"The groundwork of all happiness is health." - Leigh Hunt

Mental Health: Stereotypical Movement Disorder

Stereotypical movement disorder is a condition through which an individual makes repetitive, often rhythmic, but purposeless movements. In some cases, the movements can result in self-harm. For this behavior to be considered a disorder, the repetitive movements must proceed for not less than 4 weeks and interfere with the person's normal every day functions. This disorder mostly affects children with autism, mental disability, or developmental disabilities.

Repetitive movements which are common with this disorder include:

  • Rocking
  • Hit your head
  • Self-biting
  • Chewing finger nails
  • Self-beating
  • Picking on the skin
  • Shaking hands or waving
  • Addressing objects

The reason for stereotypical movement disorder shouldn’t be known. However, movements are inclined to increase when the person is stressed, frustrated or bored. Some aspects known to cause the disorder include certain physical ailments, head injuries, and use of some drugs (e.g., cocaine).

This condition mostly affects children with neurological disorders (brain and nerves), autism, or mental disability. It is more common in childhood and adolescence than in maturity, but can occur at any age and is more common in boys than girls.

If symptoms of stereotypic movement disorder are present, the doctor will begin the assessment by conducting a whole medical history and physical examination. Although there aren’t any laboratory tests to specifically diagnose stereotypic movement disorder, the doctor may use various tests – comparable to imaging studies and blood tests – to rule out physical illnesses or medication unintended effects because the reason for the symptoms.

A diagnosis of stereotypic movement disorder is made when symptoms are suggestive of the disorder, last 4 weeks or longer, and interfere with normal function.

The goals of treatment are to treat any behavioral injuries, make sure the child's safety, and improve the kid's functioning. The child's environment may have to be modified to scale back the chance of injury. For example, a baby who hits his head may have to wear a helmet to guard himself from head injuries.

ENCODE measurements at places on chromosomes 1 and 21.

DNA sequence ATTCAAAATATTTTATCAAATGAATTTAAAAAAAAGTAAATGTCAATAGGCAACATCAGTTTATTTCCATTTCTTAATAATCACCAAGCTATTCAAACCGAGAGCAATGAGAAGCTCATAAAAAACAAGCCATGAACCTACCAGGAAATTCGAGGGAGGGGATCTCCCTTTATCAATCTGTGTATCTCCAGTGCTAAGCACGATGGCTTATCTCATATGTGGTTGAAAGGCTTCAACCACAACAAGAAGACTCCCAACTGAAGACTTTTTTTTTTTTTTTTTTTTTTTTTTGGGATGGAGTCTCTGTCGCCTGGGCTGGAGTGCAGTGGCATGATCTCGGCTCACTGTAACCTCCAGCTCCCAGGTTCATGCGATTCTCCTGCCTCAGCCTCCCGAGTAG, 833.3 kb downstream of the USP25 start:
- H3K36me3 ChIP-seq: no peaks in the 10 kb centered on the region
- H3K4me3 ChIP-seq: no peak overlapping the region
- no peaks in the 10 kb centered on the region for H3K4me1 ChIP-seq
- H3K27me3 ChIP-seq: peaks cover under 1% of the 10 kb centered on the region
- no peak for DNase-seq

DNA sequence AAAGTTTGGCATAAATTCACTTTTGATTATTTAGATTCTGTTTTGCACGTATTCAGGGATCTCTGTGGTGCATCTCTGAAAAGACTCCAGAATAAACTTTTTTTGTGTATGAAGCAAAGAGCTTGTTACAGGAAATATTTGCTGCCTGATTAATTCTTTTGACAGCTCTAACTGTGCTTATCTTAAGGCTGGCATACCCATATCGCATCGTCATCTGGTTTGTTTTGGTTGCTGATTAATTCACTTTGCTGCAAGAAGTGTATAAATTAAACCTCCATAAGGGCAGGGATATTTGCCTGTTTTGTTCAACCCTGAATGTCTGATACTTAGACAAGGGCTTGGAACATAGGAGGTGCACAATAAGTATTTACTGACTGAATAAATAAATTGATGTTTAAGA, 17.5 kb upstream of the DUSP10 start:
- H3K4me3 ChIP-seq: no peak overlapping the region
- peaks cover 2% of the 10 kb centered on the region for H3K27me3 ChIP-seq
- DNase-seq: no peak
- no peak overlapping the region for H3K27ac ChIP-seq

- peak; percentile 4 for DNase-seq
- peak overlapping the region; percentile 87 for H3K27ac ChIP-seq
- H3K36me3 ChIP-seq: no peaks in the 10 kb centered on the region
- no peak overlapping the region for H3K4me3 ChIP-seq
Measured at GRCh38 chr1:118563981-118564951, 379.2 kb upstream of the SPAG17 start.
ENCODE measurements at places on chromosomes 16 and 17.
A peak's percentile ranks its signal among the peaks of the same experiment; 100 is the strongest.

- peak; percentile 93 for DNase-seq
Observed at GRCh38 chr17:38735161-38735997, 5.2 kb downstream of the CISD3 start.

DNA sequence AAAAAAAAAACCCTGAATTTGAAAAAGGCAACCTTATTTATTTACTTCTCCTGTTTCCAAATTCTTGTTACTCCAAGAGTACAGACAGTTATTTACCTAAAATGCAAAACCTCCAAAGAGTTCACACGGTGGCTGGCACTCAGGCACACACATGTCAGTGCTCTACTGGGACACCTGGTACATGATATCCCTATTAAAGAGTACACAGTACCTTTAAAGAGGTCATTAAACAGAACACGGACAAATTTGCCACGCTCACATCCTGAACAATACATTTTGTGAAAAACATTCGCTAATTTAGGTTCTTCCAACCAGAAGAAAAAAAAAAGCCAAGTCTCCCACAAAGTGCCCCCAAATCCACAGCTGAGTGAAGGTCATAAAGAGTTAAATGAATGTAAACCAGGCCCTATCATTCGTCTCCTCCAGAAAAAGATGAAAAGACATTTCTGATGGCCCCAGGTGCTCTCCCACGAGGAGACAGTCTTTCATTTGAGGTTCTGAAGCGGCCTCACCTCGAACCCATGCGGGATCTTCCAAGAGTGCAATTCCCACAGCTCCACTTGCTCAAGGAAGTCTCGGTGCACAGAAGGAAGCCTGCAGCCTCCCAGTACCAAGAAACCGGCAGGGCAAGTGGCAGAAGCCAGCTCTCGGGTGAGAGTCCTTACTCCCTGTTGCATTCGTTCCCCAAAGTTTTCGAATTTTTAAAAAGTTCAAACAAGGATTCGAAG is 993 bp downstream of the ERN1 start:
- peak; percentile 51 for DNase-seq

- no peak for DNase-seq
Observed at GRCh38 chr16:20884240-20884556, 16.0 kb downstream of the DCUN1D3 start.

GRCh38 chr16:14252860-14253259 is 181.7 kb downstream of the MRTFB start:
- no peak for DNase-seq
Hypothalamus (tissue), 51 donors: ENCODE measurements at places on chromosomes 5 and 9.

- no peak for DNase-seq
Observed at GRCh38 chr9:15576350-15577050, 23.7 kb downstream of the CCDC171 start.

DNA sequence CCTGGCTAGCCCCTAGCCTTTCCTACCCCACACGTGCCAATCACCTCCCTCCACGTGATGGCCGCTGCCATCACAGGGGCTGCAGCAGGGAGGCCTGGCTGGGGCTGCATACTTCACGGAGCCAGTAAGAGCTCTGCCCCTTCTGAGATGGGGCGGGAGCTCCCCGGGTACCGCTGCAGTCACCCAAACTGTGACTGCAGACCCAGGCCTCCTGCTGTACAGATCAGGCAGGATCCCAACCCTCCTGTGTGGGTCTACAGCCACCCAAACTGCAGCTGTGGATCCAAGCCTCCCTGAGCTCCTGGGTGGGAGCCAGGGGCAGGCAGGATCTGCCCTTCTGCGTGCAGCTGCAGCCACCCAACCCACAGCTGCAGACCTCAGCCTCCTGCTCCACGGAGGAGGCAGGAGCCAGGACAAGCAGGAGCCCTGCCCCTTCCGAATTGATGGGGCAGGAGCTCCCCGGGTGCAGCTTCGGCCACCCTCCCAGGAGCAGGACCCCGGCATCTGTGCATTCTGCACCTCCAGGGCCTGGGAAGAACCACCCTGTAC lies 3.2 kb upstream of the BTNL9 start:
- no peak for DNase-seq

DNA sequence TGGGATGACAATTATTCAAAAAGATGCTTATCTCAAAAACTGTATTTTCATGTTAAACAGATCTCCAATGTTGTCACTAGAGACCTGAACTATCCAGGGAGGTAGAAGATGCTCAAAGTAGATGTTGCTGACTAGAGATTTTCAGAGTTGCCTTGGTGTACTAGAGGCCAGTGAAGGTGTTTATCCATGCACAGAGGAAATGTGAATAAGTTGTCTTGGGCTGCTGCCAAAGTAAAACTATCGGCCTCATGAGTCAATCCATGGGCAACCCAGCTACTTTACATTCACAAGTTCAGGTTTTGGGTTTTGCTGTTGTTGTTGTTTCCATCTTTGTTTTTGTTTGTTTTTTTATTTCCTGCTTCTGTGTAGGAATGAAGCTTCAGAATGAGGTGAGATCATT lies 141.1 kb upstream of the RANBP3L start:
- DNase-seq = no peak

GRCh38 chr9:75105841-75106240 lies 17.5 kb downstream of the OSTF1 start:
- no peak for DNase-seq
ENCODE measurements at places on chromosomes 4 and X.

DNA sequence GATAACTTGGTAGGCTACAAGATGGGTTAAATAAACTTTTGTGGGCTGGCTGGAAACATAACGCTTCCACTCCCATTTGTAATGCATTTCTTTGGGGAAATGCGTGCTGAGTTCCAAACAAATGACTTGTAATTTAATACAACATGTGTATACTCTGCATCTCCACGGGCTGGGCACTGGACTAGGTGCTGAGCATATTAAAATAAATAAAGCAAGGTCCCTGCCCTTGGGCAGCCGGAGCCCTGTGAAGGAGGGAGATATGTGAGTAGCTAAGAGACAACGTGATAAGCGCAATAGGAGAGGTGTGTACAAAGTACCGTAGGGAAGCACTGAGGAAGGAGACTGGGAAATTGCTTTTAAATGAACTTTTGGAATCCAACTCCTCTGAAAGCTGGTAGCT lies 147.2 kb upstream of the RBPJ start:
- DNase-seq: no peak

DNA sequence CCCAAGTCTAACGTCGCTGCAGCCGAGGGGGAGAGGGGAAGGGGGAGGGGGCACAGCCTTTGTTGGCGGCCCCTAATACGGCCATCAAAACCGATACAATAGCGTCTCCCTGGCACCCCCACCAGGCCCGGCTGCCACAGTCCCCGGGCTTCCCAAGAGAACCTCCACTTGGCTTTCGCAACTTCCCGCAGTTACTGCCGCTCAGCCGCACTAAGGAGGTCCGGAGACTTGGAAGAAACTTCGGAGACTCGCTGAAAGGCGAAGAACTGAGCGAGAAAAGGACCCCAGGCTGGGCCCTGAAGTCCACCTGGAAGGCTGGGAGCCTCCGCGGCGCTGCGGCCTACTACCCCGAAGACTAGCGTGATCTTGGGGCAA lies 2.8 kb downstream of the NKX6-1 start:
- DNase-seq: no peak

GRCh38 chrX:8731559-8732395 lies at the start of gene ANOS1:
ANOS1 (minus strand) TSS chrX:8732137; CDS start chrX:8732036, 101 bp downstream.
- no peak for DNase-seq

The commonest treatment approaches for youngsters with this condition are therapies geared toward reducing stress, which might trigger movements and behavior changes. A toddler who’s busy picking or hitting could be taught to maintain his hands in his pockets when he feels the urge to select or hit. Relaxation techniques may also be used to assist the kid resist the urge. A behavioral therapy approach called Differential Reinforcement of Other Behaviors (DRO) goals to reward socially appropriate behavior. Another behavioral approach, called Functional Communication Training (FTC), teaches and rewards the person to make use of alternative responses or verbal strategies to interchange stereotypical movements when aware that they need something or feel distressed.

In some cases, antidepressants comparable to Luvox, Prozac, and Zoloft (selective serotonin reuptake inhibitors, or SSRIs) or Anafranil (a tricyclic antidepressant) could also be helpful. Atypical antipsychotics comparable to risperidone or aripiprazole have also shown profit for stereotypic movements in adolescents with autism spectrum disorders.

The outlook for somebody with stereotypic movement disorder varies depending on the severity of the condition. If the disorder is attributable to medication, it normally goes away by itself after a number of hours. Stereotypical movement disorder attributable to head trauma could be everlasting. All forms can often be relieved with medication.

Although it is probably not possible to stop stereotypic movement disorder, recognizing and responding to symptoms once they first appear can reduce the chance of self-harm.